Today I thought I would share a few of the elements that you might look for or create for your training efforts to drive a return on investment.
- First determine your organizational and individual training needs. Then you can match the curriculum with those needs.
- Create a charter for application of the training in their facility. This should include the task that will be used to apply the learning points from the curriculum and the expected return on investment from completing those task.
- Ensure that this charter is approved and owned by both the student and their manager.
- Verify that those that will be affected (above and beyond the student) by the training application work are aware and properly motivated. This could be operators, maintainers or supervisors in the area of application.
- Create course material that is not just hundreds of power point slides. It should be interactive and social. We use simulations, games, case studies, e-learning, and teach back single point lessons to ensure that we are engaging all of the learning styles of our students. Our goal is to spend only one quarter of each hour on material directly from the slides.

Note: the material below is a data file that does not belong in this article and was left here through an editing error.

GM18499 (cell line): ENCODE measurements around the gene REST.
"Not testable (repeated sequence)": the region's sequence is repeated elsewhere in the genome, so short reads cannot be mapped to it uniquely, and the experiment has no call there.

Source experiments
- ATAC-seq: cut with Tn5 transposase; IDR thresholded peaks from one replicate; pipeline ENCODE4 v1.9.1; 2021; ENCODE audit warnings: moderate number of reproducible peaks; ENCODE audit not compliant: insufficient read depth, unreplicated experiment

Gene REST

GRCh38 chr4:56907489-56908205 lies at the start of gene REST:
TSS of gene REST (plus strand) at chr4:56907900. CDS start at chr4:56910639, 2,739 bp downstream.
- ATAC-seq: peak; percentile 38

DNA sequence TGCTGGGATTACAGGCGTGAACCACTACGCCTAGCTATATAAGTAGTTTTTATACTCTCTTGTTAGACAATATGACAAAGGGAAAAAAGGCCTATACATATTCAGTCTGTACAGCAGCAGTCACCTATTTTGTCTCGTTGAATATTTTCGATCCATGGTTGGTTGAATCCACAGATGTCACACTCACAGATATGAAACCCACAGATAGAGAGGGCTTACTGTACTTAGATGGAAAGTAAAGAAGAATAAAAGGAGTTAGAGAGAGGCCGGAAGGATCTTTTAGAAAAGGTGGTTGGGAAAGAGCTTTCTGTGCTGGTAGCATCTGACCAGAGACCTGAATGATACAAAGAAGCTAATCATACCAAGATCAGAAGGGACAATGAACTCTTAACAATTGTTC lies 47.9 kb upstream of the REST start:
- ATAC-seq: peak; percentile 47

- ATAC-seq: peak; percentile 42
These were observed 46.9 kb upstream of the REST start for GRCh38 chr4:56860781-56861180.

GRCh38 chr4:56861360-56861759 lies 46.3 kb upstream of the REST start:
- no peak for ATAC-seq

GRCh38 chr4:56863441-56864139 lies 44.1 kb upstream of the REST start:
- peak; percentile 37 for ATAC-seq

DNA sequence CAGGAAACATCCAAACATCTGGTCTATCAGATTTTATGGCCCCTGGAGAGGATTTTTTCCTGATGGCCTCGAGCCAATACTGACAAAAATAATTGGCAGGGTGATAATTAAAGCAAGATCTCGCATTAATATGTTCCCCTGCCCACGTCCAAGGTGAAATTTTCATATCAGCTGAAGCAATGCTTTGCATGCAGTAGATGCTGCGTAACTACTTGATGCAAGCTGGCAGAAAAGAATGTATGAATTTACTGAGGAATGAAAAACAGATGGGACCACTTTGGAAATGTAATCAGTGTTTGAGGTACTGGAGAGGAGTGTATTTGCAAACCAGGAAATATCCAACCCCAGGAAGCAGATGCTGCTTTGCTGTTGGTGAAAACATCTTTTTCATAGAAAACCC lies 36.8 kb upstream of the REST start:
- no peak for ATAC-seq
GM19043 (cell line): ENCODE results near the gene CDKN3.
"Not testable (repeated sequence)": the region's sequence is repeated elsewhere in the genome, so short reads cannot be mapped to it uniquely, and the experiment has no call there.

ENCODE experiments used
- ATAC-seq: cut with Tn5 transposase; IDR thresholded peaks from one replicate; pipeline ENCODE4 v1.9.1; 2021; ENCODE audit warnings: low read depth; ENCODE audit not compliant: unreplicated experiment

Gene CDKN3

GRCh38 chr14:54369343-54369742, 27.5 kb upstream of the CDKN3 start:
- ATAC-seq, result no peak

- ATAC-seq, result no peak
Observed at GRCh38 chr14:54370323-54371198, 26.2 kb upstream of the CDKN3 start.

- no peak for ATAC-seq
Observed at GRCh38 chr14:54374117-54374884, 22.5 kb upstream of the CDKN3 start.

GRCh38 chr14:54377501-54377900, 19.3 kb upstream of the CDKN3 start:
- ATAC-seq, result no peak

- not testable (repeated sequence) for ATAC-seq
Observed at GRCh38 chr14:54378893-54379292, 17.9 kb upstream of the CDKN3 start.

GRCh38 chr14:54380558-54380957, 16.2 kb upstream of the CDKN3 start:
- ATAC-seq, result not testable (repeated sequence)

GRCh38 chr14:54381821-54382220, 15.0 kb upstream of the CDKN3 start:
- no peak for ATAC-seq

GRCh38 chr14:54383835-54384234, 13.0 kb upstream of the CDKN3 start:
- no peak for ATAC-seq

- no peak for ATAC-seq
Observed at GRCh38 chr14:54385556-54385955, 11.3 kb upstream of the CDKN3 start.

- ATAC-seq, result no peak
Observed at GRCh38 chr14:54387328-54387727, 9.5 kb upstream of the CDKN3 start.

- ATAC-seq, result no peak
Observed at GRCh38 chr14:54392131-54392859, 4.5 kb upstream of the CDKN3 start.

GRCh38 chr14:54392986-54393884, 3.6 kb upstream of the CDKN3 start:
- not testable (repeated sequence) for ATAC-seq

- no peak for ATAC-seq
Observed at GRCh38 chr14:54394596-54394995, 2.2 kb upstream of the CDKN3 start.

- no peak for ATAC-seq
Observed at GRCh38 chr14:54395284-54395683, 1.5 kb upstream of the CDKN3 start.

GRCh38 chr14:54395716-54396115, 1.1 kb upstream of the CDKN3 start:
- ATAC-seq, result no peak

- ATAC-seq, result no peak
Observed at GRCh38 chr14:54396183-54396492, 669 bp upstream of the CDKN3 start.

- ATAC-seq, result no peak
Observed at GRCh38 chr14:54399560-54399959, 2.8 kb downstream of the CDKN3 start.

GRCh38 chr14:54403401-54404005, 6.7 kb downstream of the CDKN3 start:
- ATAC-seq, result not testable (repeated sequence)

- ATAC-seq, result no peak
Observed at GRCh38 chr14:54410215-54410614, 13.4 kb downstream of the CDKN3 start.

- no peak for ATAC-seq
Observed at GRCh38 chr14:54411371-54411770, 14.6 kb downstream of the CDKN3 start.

- Don't just have a training class. Connect your training with coaching in the field and project work that allows for application of each required learning point. This demonstrates learning while also driving your return on investment.
In the end we want to verify that the learning objective have been retained and applied within the facility correctly and through this application we will then see the return on investment for the training effort.
See how we take this method of learning, and turn it into a documented return on investment for you.